“The prayer I know that Millie has for all of us in this room is to be present with each other,” said Allison Hansen, a friend of the Collier family and the principal of Vail Christian Academy. “Put your friends’ needs before your own, love each other with no judgment, forgive, and let go. Try to be the best version of yourself, take that trip with your family, read together every single night, make memories over buying each other things, do more of those things that make you happy, dance violently when the song speaks to you, wear your boots on the wrong feet, because who cares, and open your hearts to learn the hope of Jesus, because that is how you love like Millie Collier.”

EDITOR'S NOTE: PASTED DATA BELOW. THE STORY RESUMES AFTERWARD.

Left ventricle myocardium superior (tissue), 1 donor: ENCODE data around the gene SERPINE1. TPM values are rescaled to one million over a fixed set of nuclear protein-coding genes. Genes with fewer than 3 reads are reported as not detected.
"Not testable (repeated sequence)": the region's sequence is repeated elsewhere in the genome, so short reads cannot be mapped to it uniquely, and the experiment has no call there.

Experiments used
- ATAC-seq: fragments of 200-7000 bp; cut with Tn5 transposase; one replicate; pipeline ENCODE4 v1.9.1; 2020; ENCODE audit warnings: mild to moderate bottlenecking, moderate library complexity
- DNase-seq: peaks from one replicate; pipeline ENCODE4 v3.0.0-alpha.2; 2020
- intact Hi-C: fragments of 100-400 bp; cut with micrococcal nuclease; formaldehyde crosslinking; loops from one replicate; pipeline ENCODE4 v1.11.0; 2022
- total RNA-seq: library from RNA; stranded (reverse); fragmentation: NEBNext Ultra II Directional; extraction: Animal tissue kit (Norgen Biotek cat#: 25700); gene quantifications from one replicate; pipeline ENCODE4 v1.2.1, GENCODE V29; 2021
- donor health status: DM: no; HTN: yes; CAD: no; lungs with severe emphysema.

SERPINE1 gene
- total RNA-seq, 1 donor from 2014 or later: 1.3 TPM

“Although we are missing Millie here on Earth, we know that she was greeted with open, loving arms, and will forever be loved by her Jesus in heaven,” Liffick said.
Scott Leonard, a fellow parent at Vail Christian Academy, spoke about the vision of heaven, sharing stories of those who believed they had encountered it. Leonard ended his speech by describing the next time that Millie’s friends and family will see her again, in heaven.
“I have no doubt that Millie will be there, grabbing many of your hands, singing loudly, because, apparently, music in heaven is in abundance,” Leonard said.
Letters from friends
Several of Millie’s friends wrote letters to their beloved playmate, carpool buddy, and classmate. Approaching the stage with their siblings and parents, some read their own letters, while others had their words shared with the gathering by their parents.
The letters spoke to the unique relationships Millie had with each of her friends and the joy she brought to their lives. One friend wrote about how Millie tirelessly helped her find her lost Barbie doll. Another friend shared about feeding bread to the chickens with Millie. Another wrote about her silly side.